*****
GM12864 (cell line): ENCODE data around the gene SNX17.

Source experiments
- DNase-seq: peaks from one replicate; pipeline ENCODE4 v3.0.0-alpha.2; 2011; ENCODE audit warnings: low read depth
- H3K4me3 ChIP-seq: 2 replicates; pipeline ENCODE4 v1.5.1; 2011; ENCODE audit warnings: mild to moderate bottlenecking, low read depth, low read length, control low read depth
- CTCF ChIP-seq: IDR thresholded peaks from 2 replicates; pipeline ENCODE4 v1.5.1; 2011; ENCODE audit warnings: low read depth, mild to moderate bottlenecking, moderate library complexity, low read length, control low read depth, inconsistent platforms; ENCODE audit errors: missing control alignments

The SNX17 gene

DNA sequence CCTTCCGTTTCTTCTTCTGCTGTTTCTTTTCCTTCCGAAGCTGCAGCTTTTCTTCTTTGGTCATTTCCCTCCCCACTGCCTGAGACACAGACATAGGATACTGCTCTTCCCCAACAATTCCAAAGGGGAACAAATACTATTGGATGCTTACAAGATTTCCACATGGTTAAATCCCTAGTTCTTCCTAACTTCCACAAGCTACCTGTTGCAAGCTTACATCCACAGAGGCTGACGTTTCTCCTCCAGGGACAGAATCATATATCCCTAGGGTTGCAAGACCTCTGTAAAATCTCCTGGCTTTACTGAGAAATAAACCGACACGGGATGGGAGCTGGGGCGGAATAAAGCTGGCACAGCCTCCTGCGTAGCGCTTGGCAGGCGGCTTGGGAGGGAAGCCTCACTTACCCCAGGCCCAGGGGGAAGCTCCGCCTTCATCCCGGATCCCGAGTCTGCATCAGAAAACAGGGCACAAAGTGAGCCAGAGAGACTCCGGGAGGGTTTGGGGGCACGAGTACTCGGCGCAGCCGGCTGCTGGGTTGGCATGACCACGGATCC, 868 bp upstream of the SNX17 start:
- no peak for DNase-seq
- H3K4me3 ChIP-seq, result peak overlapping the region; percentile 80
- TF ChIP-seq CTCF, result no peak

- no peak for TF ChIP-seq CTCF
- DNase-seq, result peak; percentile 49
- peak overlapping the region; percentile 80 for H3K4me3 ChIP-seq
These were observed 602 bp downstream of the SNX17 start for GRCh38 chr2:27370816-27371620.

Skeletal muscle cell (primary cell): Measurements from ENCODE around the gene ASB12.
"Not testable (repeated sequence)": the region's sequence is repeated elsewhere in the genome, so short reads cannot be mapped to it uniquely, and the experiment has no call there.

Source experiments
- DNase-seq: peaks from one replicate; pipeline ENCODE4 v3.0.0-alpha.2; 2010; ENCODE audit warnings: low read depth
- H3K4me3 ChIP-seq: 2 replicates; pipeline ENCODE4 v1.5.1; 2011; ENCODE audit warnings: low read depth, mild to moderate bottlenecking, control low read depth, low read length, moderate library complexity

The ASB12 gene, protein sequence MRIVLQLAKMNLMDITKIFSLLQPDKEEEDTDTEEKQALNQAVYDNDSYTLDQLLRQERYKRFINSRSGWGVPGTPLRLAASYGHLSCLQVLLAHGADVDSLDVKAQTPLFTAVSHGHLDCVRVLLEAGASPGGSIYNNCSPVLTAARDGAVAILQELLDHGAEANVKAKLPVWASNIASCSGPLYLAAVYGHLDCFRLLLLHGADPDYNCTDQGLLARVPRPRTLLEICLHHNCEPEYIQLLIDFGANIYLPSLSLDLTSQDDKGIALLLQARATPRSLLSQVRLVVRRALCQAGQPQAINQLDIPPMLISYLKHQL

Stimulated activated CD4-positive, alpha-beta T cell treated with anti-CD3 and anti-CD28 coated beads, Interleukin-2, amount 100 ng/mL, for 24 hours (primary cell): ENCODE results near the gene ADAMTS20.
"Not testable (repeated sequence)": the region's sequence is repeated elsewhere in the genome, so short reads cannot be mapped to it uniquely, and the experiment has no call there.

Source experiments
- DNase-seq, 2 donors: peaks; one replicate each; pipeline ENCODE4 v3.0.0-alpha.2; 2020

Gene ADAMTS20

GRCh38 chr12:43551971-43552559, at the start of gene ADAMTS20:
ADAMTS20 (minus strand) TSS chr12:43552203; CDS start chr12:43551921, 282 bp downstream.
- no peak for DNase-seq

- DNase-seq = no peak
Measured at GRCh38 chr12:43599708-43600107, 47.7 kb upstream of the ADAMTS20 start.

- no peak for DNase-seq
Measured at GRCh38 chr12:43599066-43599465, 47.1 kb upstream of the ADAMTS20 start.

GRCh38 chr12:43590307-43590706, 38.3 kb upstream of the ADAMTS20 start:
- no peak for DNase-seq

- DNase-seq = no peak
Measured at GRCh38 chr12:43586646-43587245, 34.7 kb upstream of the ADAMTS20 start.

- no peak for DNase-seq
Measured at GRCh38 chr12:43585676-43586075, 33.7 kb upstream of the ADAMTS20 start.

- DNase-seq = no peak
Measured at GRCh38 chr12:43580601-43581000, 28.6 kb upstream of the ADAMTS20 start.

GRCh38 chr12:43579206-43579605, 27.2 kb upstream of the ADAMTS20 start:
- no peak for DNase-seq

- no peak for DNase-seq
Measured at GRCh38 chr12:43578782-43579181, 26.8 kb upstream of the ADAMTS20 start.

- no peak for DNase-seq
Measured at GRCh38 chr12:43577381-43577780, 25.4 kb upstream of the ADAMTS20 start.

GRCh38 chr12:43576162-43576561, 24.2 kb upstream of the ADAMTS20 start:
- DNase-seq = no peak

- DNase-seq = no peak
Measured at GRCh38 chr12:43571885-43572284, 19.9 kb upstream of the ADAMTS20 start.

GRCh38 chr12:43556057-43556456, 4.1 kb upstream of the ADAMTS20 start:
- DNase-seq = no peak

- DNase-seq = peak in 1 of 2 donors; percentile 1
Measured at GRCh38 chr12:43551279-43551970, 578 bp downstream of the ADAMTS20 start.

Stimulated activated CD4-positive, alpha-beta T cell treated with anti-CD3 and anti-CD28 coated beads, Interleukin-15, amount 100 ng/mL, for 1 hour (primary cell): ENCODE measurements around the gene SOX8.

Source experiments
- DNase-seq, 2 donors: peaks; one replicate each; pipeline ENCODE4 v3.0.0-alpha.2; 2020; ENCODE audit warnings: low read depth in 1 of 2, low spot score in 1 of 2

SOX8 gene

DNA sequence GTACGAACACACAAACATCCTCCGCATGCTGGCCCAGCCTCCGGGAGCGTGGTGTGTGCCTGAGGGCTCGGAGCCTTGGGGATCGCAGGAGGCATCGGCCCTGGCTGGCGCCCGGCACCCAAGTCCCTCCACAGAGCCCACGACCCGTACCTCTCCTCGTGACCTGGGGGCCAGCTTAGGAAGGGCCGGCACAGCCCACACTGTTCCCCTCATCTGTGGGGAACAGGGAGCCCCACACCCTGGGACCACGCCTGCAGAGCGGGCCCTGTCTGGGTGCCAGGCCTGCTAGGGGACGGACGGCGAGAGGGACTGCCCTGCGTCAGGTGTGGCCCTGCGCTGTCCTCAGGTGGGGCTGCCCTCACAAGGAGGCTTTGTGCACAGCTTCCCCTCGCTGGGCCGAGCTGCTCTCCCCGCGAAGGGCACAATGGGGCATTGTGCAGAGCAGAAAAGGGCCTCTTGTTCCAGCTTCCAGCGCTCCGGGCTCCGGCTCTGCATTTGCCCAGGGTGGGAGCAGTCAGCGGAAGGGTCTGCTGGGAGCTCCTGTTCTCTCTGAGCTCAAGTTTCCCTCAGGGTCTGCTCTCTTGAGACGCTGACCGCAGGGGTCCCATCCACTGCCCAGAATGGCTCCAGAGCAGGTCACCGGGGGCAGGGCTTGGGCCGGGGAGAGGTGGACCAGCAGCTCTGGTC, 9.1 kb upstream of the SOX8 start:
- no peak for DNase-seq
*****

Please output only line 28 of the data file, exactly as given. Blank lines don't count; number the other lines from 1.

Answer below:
- no peak for DNase-seq